Roseville resident captures police using Taser on loose dog
Police chief says officers did ‘fine job’ for the circumstances
By Bria Brown
In efforts to keep a loose dog from running onto Gratiot Avenue, Roseville police used a Taser on it March 12. The incident took place at the intersection of Longfellow and Pinehurst streets. Roseville police successfully returned the dog to its owner.
Posted March 17, 2017
ROSEVILLE — Roseville resident Lauren Melcher Davis’ Facebook post of Roseville police tasering a loose dog at Pinehurst and Longfellow streets had been shared more than 5,000 times and had more than 200,000 views as of March 16.
Originally posted at 2:17 p.m. March 12, Davis wrote, “Roseville police tasering a non aggressive loose dog directly in front of me and the owner’s friend and continued to shock him even after the dog was on a control stick! SICK AND UNACCEPTABLE!! I understand tasering the dog initially to stop it from either getting into it with my dog or running onto Gratiot, but to shock the dog multiple times AFTER getting it on the stick is NOT OKAY!”
Davis went on to state that she supports the officers but wants proper training.
“I FULLY SUPPORT LAW ENFORCEMENT AND AM NOT OUT FOR THE OFFICERS INVOLVED TO BE FIRED. I want TRAINING. That’s all. Proper training on the tools they’re given to use. PLEASE stop twisting this as me being anti police because I am NOT,” stated Davis.
According to Davis, who spoke to the Eastsider, the dog had run loose in the area in the past.
“This is not the first time I’ve seen the dog loose in our neighborhood. He is scared of people and did not want anything to do with humans,” she said.
Davis described what she saw Roseville police do during the incident.
“They tried to use their cars to block the dog, and the dog dodged their cars. One officer jumped out of his car with the Taser. As soon as I saw him jump out and his hand at his belt, that’s when I grabbed my phone out to start recording,” said Davis.
“I jogged down there, started recording, and the other officer was out of his cruiser at that point with the catch pole. By that time, the dog had been shot with the Taser. They eventually managed to get the catch pole on the dog,” she said.
As stated in her Facebook post, Davis made it clear that she was fine with the initial shock, but she didn’t think the officers needed to continue shocking the animal once it was on the catch pole.
“They continued to tase the dog. They continued to shock the dog as it was on the control pole as they loaded (the dog) into the car. I have no issue with the initial use of the Taser to stop the situation. My issue is with the continued use of the Taser,” she said.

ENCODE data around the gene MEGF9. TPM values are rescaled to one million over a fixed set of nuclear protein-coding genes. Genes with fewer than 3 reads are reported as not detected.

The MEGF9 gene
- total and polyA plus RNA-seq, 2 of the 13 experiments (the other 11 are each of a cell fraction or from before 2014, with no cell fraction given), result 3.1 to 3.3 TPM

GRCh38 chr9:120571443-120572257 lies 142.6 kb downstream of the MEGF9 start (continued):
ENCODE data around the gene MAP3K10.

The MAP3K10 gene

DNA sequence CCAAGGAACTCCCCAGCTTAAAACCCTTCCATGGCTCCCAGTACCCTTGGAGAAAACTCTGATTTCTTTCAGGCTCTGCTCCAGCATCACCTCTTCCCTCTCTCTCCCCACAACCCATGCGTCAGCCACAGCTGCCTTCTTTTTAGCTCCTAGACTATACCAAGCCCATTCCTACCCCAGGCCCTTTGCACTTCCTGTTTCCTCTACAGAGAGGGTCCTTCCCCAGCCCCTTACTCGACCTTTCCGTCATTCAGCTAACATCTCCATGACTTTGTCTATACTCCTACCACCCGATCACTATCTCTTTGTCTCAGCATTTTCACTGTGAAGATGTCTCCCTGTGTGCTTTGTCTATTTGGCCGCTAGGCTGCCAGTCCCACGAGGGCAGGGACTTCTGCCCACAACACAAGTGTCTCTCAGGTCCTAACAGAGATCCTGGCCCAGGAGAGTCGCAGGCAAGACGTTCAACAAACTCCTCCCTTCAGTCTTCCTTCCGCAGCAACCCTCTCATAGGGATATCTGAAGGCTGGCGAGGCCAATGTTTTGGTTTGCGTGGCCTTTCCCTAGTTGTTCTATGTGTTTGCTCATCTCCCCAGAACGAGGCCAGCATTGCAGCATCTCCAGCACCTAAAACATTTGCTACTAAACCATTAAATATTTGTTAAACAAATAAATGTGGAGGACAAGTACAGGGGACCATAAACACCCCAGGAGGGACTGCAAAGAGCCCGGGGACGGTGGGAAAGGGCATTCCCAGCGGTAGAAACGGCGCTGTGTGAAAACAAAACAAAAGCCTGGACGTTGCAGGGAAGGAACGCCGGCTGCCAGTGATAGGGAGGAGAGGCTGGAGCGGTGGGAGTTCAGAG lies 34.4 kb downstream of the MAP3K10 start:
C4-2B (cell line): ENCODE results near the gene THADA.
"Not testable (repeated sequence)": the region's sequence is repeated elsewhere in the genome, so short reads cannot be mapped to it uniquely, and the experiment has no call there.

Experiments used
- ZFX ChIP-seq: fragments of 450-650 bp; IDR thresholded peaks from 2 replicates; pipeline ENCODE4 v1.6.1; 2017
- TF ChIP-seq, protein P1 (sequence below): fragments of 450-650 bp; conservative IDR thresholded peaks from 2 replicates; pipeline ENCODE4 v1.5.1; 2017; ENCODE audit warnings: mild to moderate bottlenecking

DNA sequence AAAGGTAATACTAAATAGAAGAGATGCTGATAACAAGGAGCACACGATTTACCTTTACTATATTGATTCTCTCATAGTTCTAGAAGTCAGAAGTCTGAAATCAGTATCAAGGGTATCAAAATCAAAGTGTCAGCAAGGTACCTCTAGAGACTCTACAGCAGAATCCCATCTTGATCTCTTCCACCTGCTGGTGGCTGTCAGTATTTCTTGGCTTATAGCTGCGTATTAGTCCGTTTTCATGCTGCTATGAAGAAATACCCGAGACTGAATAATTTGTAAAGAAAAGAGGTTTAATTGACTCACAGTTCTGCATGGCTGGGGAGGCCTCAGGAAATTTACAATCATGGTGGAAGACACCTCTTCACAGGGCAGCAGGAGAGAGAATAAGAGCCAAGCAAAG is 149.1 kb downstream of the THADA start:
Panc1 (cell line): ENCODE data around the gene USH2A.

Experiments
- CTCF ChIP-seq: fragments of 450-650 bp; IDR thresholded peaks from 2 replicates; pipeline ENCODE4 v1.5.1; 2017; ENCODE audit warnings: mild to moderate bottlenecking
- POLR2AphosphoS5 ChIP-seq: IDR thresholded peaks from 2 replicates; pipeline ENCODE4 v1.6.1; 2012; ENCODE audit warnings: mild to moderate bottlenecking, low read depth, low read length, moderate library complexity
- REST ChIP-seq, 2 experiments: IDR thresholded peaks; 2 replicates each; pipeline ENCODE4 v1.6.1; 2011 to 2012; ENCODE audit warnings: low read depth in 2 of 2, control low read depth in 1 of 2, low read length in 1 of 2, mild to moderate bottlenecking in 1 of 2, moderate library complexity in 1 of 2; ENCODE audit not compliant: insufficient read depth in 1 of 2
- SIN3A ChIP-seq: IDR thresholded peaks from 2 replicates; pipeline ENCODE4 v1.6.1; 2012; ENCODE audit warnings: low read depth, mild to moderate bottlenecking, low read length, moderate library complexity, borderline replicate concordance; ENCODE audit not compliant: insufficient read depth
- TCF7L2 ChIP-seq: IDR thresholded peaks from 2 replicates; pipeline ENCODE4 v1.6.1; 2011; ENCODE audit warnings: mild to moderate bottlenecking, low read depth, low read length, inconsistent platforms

Roseville Police Chief James Berlin said that once Roseville police captured the dog, they did not continue to shock the animal.
“On our Taser, there is a button on there called the ‘arc switch,’ which emits a shocking sound that is heard, but it does not emit the charge to the probes. The dog was only tased one time, and that was done strictly to prevent the dog from getting into Gratiot to save his life.”
After Berlin said that the dog was shocked only once, Davis told the Eastsider March 17 that she still has concerns about the officers needing more training.
“Anyone who watches the video can clearly see it was not one shock,” said Davis. “It doesn’t add up to me. There was more than one voltage delivered to that dog. What I saw, and now what I’m being told what I saw does not add up to me. Again, it’s about training. I’m very concerned about the level of training,” said Davis.
She noted other areas of concern besides the Taser.
“Watching the way they used the control pole, they did not know how to use it. The officer repeatedly said, ‘I don’t know how to lock this thing.’ They automatically lock,” she said. “I’ve used them several times to get dogs out of crawl spaces. They are simple tools, but if you’ve never been taught how to use one, it can be confusing.”
Davis doesn’t want the officers fired.
“I don’t want the officers fired, I don’t want them reprimanded — they did what they could with the tools and training they were given. My bottom line is they need training if they’re going to spend over half of the hours of the week being Roseville’s animal control, they need to be trained as such,” said Davis.
Berlin believes his officers did their job.
“Under the circumstances, our officers did a fine job. Their only goal in this was to safeguard that dog and the public,” said Berlin.
Berlin said the officers used the Taser to keep the dog from running onto Gratiot.
“They used the Taser as a last resort to prevent the dog from getting into Gratiot. If (the dog) would’ve gotten into Gratiot, not only would it have been a bad result, but the dog would’ve been struck by a car and/or caused a car crash. Neither result did we want to see happen,” he said.
Berlin said necessary training for animal control is “touched on in the academy, but it is an ongoing process.”
According to Berlin, Roseville police were able to get in contact with the dog’s owners.
“The dog’s owners were extremely complimentary and thanked (Roseville police) for saving their dog’s life,” said Berlin.
About the author
Staff Writer Bria Brown covers Eastpointe and Roseville as well as East Detroit Public Schools and Roseville Community Schools for the Eastsider. Bria has worked for C & G Newspapers since 2016 and graduated from Oakland University.
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